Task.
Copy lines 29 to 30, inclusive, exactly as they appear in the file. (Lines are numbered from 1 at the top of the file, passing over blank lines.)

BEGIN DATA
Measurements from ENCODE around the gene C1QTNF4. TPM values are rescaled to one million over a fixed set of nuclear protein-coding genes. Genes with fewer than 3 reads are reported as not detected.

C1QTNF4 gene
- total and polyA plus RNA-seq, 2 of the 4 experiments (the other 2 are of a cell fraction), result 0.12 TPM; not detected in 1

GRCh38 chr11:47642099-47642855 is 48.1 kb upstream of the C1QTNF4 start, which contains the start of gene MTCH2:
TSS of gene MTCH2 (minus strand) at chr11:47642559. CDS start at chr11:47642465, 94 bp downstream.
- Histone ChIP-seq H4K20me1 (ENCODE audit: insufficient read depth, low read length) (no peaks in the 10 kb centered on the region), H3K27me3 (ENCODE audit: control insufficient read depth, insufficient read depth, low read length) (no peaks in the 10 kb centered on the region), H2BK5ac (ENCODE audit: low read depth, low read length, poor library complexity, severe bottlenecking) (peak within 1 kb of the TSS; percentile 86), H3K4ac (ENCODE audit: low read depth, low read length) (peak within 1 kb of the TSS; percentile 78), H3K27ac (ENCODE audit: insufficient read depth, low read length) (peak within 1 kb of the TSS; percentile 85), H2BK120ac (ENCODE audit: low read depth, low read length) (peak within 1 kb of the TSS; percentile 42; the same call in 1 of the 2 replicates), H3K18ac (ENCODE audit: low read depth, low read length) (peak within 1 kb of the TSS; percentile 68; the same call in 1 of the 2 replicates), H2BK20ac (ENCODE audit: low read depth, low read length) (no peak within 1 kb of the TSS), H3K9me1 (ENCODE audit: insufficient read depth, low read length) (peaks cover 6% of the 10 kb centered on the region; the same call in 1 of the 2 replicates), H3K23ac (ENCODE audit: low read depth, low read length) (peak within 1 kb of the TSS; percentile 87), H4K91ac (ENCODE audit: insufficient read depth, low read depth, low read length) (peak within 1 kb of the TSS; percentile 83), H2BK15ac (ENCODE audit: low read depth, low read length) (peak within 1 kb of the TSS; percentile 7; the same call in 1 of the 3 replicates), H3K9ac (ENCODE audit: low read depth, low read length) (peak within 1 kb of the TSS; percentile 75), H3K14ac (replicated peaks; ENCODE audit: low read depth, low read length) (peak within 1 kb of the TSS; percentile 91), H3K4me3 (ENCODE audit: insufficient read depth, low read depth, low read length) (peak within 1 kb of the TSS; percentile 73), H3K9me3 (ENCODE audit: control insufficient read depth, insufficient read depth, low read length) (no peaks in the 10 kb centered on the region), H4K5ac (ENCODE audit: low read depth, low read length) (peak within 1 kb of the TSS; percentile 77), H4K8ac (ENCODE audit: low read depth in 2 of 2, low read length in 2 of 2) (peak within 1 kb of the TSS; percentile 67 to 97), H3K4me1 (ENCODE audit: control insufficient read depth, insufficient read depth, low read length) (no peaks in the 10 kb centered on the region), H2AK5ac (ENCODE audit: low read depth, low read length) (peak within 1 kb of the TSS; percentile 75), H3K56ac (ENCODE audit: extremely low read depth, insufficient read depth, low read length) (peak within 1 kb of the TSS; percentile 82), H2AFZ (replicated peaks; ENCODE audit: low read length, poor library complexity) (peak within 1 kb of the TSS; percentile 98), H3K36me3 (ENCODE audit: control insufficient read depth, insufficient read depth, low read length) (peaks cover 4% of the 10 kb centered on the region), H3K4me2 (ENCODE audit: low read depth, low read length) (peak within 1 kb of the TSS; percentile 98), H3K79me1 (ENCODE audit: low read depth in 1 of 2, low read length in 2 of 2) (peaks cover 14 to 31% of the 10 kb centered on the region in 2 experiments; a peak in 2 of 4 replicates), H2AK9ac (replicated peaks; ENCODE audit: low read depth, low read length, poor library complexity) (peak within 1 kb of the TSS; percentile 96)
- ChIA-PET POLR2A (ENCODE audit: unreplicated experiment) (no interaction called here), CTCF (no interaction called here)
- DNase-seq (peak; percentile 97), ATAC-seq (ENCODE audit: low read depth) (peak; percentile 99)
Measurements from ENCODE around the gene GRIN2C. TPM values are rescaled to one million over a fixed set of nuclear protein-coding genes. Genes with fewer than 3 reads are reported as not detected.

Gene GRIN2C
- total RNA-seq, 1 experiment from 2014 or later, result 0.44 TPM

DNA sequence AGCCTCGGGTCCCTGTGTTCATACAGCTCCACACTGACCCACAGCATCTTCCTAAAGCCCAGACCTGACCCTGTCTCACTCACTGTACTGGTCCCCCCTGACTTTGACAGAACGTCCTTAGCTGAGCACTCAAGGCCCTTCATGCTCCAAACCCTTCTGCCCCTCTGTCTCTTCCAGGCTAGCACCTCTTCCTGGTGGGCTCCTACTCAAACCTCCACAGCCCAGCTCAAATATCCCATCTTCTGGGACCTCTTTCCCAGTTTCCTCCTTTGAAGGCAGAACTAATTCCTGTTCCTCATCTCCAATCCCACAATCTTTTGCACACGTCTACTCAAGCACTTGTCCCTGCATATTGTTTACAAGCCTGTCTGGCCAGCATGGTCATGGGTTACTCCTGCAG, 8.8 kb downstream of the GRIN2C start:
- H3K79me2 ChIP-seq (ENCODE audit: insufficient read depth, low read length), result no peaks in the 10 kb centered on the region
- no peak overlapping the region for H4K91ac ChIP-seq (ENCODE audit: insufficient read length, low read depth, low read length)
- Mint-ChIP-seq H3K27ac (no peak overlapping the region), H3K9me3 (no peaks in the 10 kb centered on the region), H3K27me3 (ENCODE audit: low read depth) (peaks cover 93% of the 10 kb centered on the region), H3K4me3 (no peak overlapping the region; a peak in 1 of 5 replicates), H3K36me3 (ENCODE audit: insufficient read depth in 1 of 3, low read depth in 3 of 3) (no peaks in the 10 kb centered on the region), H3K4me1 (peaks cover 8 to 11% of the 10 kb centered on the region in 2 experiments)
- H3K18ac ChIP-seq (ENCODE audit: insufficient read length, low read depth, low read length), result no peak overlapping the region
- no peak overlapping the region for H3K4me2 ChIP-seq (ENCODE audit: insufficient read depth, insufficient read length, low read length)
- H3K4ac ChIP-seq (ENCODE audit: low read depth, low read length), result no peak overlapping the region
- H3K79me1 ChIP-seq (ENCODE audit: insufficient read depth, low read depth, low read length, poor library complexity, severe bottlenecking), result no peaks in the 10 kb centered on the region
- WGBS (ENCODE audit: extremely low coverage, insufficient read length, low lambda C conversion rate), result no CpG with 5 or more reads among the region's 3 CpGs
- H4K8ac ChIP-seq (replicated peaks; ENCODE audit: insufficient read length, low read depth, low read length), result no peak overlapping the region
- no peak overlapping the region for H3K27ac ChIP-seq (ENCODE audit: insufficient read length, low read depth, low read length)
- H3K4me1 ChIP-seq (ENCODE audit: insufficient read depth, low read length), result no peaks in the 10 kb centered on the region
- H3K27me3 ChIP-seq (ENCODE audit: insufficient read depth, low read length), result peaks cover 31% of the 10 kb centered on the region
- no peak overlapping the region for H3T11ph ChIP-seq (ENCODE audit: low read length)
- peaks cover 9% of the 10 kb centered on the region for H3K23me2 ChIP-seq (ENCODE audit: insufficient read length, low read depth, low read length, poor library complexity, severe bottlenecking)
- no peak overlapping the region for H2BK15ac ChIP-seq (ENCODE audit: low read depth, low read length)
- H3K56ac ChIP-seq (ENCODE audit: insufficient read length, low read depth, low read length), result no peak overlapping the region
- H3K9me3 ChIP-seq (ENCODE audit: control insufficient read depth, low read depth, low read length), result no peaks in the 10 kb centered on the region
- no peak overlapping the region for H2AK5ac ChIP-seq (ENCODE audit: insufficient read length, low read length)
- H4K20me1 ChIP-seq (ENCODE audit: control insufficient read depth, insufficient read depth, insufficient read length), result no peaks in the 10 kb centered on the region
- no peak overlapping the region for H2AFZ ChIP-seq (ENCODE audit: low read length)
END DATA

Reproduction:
- H3K9me3 ChIP-seq (ENCODE audit: control insufficient read depth, low read depth, low read length), result no peaks in the 10 kb centered on the region
- no peak overlapping the region for H2AK5ac ChIP-seq (ENCODE audit: insufficient read length, low read length)